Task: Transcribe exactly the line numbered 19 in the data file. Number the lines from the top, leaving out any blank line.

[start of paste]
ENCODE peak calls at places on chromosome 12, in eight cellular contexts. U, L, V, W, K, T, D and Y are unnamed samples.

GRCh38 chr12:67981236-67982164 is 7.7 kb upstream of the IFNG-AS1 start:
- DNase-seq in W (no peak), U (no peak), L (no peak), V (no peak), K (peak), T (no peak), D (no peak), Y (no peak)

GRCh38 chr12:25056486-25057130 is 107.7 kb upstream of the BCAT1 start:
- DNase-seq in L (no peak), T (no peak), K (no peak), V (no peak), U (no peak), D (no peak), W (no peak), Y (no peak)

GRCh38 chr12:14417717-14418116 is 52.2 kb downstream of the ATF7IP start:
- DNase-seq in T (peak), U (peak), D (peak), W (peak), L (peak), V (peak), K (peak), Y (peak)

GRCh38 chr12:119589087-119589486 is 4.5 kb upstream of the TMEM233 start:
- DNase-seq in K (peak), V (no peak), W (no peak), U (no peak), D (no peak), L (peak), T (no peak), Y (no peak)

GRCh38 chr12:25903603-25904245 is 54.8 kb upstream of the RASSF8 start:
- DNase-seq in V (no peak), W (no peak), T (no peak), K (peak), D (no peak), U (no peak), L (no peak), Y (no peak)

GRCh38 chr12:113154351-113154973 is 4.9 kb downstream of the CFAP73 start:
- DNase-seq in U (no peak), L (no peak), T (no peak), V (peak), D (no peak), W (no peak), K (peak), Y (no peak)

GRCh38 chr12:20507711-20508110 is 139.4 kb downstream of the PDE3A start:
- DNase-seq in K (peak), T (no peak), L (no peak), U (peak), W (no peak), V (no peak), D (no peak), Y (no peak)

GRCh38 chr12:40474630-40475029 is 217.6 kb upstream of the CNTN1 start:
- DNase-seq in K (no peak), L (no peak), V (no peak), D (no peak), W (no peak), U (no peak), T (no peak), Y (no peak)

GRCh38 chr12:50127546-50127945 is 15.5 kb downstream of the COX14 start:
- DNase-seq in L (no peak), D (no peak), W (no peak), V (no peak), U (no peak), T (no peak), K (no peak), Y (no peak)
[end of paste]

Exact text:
- DNase-seq in L (no peak), D (no peak), W (no peak), V (no peak), U (no peak), T (no peak), K (no peak), Y (no peak)